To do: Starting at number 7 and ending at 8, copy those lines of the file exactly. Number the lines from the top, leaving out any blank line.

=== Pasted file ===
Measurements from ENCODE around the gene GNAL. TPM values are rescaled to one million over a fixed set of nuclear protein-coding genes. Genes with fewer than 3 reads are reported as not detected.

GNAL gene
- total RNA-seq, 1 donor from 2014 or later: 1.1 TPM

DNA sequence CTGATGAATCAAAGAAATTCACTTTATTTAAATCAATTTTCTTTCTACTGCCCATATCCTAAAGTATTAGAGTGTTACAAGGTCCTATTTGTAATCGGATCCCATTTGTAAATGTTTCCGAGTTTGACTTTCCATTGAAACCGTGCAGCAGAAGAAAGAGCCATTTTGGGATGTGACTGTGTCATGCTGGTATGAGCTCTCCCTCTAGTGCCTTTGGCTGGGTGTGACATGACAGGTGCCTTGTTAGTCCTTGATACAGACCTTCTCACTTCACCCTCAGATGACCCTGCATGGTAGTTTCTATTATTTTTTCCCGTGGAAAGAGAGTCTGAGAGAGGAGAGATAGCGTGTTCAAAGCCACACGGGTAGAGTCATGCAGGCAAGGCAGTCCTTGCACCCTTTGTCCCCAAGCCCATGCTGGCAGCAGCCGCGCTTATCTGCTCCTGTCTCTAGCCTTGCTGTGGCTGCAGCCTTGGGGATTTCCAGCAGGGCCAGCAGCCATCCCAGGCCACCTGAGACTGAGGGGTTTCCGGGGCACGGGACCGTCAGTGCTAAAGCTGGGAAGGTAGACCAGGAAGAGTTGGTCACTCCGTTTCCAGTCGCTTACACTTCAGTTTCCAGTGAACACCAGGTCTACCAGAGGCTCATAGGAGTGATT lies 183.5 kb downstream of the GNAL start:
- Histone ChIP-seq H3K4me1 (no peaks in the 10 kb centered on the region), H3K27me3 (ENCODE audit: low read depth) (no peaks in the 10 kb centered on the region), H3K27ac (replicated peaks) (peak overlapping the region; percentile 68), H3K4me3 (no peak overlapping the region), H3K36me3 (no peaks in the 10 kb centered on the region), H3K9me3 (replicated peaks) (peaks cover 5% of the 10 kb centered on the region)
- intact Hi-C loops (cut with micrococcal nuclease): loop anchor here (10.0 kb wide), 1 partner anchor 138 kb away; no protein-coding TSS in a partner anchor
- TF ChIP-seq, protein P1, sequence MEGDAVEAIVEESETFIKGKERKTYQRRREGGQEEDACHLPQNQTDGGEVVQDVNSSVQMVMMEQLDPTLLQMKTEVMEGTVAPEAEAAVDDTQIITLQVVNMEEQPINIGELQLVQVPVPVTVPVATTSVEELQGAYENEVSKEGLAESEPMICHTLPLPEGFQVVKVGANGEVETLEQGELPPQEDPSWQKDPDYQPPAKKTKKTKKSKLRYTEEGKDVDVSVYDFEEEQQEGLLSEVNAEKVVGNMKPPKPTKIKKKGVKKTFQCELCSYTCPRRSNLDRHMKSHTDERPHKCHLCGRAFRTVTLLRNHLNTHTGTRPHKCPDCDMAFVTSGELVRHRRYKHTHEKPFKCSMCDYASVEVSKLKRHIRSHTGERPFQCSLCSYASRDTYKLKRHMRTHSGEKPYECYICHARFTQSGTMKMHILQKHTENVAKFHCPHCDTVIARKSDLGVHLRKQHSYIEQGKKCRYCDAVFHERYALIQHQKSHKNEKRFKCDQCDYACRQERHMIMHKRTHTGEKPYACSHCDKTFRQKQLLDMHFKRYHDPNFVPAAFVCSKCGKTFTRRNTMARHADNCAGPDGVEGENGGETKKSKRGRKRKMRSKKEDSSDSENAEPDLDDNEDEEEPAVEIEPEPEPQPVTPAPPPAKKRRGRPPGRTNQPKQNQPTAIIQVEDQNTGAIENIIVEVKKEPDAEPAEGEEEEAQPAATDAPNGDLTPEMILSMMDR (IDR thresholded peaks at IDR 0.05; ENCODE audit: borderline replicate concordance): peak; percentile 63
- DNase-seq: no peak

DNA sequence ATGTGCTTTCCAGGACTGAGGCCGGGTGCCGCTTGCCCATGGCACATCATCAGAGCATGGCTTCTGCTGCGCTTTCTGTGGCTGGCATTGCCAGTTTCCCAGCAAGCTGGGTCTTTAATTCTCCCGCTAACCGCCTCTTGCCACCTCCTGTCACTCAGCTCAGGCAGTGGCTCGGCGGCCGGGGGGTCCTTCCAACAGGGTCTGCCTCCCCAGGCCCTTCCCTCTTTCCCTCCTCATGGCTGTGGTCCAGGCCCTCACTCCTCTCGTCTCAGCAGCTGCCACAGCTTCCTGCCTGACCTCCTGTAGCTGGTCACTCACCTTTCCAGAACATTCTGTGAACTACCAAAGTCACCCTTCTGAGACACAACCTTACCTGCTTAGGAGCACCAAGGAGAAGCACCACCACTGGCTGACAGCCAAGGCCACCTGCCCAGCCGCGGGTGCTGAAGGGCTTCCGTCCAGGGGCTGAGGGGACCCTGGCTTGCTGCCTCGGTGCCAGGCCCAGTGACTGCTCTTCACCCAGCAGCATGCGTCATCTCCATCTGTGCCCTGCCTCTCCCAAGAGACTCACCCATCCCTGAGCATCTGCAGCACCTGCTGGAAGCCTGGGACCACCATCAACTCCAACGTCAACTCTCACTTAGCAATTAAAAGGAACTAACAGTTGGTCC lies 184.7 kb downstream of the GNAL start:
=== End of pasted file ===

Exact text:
- TF ChIP-seq, protein P1, sequence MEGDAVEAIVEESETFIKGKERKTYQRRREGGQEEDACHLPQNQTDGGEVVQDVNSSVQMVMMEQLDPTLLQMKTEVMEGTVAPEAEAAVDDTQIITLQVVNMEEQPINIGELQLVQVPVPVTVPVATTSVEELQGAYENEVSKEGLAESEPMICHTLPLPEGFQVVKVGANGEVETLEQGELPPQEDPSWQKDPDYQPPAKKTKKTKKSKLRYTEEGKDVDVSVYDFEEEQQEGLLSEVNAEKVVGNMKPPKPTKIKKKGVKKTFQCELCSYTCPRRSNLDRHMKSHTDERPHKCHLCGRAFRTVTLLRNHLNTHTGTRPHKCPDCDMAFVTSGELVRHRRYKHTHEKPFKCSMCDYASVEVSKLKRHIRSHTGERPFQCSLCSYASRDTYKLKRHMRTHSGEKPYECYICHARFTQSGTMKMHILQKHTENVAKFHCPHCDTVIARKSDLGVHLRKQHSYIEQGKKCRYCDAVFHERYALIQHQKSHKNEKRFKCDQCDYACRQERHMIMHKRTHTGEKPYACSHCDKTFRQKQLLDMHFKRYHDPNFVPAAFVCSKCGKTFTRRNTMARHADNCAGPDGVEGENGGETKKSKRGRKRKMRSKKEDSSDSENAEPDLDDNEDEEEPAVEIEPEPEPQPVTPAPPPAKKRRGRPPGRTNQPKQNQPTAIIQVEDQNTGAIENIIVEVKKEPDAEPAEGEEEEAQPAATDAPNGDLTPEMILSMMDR (IDR thresholded peaks at IDR 0.05; ENCODE audit: borderline replicate concordance): peak; percentile 63
- DNase-seq: no peak